Kasabian : Leicester giant homecoming show : live review





Leicester Victoria park

June 2014


It’s all change at the top.

Suddenly the biggest band in the UK is the best band in the UK. Only this time they are far smarter than they let on and their music is groundbreaking in a way that no-one dares to admit with anthems that have an undertow of atmospheres and sounds that combine rock n roll with electrnic freak beats and soundscapes that they sneak in.

Kasabain are an odd band.

They emerged from the school of Manchester- not geographically but musically- with all the attendant swagger and baggoid musical parameters but were actually from Leicester, they have become the biggest band in the UK without anyone really noticing, they act like oafs but make deeply intelligent and imaginative music, they may have emerged from the school of too cool for school Liam Gallagher ‘stillism’ stage craft but have emerged as Prodigy style showbiz lunatics with a mental stage show to match.


Oh, and they are currently at the top of their game with their new album 48.13 breaking musical barriers and being one of the best albums this year with a groundbreaking soupçon of swagger indie and electronics somehow mashed together into a huge pop record that manages to combine pop brilliance with a dark and uncertain undertow.

50 000 people are hear to pay homage to the biggest bands to come out of Leicester since Showadywady or Englebert Humperdinck (!) and it’s a triumphant show of strength for the band who emerge blinking on to the stage not quite believing it themselves as frontman Tom Meighan explains witha bellow, ‘You’ve made my year, unbelievable.’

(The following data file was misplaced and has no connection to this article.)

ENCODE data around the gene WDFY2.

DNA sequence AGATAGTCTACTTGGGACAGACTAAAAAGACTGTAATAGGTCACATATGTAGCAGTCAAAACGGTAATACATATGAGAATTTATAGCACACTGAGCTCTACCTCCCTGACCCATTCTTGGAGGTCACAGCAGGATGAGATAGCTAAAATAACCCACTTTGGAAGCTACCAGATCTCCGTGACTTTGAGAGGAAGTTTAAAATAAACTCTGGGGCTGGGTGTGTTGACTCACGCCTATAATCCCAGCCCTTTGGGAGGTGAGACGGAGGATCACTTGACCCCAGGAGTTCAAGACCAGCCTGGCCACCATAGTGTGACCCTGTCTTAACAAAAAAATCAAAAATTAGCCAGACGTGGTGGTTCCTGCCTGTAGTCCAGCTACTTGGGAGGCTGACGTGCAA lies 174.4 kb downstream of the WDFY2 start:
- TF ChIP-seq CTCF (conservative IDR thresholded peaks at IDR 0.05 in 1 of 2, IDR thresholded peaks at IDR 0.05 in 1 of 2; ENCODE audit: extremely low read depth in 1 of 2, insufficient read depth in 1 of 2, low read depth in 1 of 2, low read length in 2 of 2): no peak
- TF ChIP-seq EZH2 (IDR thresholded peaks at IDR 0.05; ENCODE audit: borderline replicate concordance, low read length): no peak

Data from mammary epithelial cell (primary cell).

They kicked off with new album 48:13 opener Bumblebee- an electronic krush of noise that is cranked to maximum thrill live- pop music as pure noise and proof to the tired and conservative ears of mainstream media that is possible to push the sonic envelope far away from jangly guitars and the tired old approved lineage of rock and get away with it. Kasabian world is one where dance and electronics are up there with the classics, a palce where House Of Pain are in the lineage as wella s the usual mob.


The set was built round the new album but they didn’t forget their legacy with powerful run throughs of Shoot The Runner from their 2006 album Empire and Underdog, from their previous landmark release West Ryder Pauper Lunatic Asylum.


We say previously because the new album is their Sgt Peppers moment- the risk taking break that unnerved fans but has swiftly been adopted as a key release as it colours the  year pink. The key to Kasabian is their love of of Oasis style swagger anthems but also their deep understanding of electronic and dance and further into avante garde and experimental. They may talk daft but they have an innate genius and deep understanding of music that seems them pull off musical risk after risk and take the weird into the mainstream and bring the noise to the masses bypassing the comfortable metropolitan knitting circle tut-tutting of the middle aged music media and they are doing it on their own terms- that’s genius.


The band were padded out with and string and brass sections and backing singers creating the big noise and soundscapes for  many of the songs songs in the 20-track set.  There were so many highlights it was like an avalanche of thrills – with each song sounding very different- from ‘Fast Fuse’ sounding monumental, whilst Processed Beats quoted  the intro from House Of Pain’s classic yob hop anthem Jump Around, Take Aim frrom West Pauper… was celebratory and the encores were explosive, with the band returning to the stage with Switchblade Smiles from dinasaur power album, Velociraptor! and the much love classic  Vlad The Impaler.

Before a quick cover of Fatboy Slim’s Praise You, which merged into the set ending finale of   L.S.F’ which ended with the band cranked to electric anarchy with Pizzorno shirtless diving into the crowd whilst Meighan thundered out the vocal line.


Kasabian are a victory for British music and tonight was a celebration of innovation and great songs and the people’s music setting the pace.


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